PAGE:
Flame simulations are used to gain insight into combustion physics and to design combustion systems such as piston engines, gas–turbine engines, and process heaters. In these simulations, the balance between reaction and molecular mixing plays a key role. To model molecular mixing, using a full multicomponent approach leads to high accuracy at the expense of a hefty computational cost. Thus, the use of a mixture-averaged model is usually preferred. Hence, this paper presents and tests a new OpenFOAM®-based code that incorporates a detailed, mixture-averaged approach for calculating transport properties in reacting flows, and provides a capability to solve either fully-compressible or low-Mach-number governing equations. The code is made readily available on GitHub and is written completely in OpenFOAM®’s native code framework, making it highly portable and easy to maintain, enhance, and extend. It is tested by modeling two laminar flames, and two turbulent flames undergoing extinction and reignition. Overall, predictions with the present code are seen to be in good agreement with experimental and direct-numerical-simulation data. Program Summary: Program Title: laminarReactingFoam & laminarReactingLMFoam Program Files doi: http://dx.doi.org/10.17632/h8hch3hs9p.1 Licensing provisions: GPLv3 Programming language: C++. Nature of problem: In high-resolution flame simulations it is important to calculate the transport properties without using simplified models in order to capture the physics of the problem. Assumptions such as unity Lewis number do not always provide an accurate answer, and in some cases may not be able to capture some of the relevant physics. Solution method: The present code adds the functionality to calculate the transport properties of the gas mixture using a detailed, mixture-averaged formulation.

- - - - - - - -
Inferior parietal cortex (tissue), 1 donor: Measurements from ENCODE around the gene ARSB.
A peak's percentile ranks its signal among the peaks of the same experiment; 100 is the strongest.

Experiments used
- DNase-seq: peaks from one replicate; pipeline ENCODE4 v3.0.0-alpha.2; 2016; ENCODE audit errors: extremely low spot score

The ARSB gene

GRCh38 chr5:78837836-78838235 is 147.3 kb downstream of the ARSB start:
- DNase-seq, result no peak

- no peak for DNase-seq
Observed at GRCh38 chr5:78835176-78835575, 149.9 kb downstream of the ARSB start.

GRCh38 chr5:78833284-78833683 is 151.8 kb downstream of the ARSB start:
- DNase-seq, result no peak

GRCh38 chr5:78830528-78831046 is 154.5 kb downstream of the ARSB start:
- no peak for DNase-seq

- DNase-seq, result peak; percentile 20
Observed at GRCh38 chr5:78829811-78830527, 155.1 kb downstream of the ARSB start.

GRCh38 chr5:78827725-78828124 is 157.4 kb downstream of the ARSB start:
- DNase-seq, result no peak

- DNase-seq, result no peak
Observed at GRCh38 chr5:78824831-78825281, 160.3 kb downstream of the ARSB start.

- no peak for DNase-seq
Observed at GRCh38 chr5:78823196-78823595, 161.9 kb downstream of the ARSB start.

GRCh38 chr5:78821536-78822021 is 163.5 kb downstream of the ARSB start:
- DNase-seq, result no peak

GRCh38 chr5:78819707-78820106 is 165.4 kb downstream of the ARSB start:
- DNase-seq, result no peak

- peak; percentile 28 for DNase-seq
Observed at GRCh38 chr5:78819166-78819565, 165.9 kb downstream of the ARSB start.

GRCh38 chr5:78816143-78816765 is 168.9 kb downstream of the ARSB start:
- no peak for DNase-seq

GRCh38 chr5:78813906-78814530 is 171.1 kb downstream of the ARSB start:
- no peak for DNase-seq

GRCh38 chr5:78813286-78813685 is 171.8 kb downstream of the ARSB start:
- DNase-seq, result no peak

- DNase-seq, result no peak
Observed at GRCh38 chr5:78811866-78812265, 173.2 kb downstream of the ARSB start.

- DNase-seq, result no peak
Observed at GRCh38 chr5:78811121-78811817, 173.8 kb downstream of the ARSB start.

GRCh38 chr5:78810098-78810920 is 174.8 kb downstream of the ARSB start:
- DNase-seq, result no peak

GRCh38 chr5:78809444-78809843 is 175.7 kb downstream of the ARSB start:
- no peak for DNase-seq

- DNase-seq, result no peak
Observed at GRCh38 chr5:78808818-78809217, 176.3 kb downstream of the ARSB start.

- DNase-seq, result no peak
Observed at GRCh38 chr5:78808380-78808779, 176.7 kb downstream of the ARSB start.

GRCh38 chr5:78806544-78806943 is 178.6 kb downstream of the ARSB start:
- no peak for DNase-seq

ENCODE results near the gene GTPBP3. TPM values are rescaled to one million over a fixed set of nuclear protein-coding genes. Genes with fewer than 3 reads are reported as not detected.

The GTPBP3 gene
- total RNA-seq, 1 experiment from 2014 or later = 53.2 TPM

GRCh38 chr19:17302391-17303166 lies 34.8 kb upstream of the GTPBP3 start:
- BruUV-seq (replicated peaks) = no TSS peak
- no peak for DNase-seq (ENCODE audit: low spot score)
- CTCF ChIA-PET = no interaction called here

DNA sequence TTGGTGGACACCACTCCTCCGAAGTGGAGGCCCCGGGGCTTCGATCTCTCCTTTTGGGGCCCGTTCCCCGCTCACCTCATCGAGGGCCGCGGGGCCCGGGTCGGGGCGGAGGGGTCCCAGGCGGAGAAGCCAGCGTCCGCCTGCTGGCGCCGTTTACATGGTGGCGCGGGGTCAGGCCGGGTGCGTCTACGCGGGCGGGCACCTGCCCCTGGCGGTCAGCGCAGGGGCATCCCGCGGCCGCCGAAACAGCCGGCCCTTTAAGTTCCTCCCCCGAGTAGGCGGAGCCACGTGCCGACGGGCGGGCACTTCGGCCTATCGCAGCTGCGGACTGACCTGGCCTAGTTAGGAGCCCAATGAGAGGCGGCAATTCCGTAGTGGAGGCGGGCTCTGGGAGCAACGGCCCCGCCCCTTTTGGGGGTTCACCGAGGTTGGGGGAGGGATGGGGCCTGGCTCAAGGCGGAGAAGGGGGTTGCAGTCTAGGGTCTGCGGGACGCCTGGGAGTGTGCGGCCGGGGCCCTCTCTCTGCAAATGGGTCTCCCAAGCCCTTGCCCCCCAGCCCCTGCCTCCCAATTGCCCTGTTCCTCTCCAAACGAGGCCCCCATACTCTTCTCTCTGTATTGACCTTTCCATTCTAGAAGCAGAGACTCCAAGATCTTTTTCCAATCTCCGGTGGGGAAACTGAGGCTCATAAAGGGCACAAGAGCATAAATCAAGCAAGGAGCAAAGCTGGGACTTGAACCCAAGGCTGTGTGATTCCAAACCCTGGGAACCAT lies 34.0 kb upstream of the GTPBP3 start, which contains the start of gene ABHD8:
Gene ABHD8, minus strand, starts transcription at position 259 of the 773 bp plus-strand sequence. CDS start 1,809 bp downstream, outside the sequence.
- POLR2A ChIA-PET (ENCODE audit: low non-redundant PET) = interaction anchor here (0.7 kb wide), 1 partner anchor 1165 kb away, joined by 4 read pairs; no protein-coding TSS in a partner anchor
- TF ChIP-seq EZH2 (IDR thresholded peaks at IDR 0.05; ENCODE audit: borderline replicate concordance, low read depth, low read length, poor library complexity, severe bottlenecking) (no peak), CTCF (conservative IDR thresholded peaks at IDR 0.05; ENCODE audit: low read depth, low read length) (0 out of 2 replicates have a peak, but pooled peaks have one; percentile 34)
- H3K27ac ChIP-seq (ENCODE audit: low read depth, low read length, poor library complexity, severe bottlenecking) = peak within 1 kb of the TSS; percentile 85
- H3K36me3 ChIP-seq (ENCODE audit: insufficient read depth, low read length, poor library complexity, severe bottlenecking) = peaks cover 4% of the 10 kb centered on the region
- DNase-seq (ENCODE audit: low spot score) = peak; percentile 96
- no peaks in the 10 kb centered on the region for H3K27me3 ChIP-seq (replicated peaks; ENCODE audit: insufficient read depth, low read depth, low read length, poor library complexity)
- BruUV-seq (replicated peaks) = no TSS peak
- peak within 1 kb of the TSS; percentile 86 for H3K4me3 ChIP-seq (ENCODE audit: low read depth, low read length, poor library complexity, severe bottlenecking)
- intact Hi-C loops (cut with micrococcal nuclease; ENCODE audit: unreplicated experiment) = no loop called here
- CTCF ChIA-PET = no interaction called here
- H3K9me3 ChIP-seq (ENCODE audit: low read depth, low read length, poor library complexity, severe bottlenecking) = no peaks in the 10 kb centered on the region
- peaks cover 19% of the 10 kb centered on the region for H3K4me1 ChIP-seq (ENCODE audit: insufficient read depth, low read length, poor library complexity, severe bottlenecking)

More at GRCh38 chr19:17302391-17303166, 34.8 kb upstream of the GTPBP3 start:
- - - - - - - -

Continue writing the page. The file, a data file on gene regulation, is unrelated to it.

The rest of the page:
All Science Journal Classification (ASJC) codes
- Hardware and Architecture
- Physics and Astronomy(all)